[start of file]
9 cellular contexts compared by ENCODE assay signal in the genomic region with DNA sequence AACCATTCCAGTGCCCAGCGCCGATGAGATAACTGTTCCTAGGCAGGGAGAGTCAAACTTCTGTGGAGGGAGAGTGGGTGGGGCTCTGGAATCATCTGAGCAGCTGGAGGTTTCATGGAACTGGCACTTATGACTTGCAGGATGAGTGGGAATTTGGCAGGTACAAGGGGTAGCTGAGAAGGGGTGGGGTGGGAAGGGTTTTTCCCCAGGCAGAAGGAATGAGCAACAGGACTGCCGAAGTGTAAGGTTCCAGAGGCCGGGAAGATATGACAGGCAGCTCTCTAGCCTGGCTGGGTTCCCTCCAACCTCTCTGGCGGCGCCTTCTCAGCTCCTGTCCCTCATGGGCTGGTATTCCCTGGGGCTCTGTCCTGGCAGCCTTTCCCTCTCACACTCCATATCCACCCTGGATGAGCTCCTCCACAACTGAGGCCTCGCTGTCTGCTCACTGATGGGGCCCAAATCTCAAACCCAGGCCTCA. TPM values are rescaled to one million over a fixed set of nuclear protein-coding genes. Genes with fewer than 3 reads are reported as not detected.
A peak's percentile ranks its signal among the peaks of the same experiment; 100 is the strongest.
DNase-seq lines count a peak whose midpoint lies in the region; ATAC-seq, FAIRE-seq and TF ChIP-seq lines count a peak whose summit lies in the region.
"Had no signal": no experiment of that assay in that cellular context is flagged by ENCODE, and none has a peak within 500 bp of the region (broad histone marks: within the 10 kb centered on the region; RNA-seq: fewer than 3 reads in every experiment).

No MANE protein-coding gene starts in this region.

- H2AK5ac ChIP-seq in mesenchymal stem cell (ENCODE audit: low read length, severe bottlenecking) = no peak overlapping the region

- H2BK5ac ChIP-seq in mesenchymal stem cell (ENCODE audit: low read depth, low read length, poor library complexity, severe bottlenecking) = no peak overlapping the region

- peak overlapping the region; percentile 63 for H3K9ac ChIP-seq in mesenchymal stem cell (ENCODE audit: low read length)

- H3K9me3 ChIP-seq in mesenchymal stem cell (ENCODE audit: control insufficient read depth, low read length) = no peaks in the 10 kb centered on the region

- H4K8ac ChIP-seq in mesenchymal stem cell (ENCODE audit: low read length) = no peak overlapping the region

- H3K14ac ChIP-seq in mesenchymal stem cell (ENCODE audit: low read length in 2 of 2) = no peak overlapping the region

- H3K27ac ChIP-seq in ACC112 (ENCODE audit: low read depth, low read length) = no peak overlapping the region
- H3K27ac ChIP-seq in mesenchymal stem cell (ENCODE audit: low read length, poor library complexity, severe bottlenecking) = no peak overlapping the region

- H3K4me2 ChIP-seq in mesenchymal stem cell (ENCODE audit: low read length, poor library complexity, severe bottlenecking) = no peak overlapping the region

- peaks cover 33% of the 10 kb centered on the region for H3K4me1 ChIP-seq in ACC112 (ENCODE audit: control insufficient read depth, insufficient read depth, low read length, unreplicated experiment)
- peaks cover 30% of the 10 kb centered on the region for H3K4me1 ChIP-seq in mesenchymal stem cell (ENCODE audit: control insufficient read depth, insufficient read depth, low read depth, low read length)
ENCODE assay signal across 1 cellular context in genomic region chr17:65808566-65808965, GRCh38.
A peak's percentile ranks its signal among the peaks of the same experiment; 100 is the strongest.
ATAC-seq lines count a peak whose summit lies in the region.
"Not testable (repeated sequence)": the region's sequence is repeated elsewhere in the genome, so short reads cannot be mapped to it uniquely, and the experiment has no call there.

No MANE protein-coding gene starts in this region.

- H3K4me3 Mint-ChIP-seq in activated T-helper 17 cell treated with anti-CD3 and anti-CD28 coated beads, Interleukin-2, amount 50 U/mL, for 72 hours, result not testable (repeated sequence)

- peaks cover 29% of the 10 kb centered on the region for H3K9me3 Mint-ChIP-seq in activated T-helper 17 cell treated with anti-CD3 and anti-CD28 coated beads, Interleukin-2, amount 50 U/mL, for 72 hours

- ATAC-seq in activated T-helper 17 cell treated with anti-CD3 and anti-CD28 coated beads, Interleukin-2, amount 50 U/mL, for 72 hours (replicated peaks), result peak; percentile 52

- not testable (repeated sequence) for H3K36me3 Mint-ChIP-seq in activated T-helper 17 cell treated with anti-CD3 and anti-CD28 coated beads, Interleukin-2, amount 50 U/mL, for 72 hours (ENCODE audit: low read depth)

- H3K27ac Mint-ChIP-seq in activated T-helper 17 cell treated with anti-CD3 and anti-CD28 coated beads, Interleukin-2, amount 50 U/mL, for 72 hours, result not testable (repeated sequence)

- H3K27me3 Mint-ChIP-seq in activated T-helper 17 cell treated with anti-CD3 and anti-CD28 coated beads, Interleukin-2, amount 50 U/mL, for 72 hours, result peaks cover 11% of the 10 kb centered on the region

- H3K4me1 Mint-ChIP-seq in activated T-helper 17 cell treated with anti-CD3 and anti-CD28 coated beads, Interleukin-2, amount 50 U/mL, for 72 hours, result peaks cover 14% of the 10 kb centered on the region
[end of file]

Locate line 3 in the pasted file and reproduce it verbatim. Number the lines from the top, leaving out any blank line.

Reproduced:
DNase-seq lines count a peak whose midpoint lies in the region; ATAC-seq, FAIRE-seq and TF ChIP-seq lines count a peak whose summit lies in the region.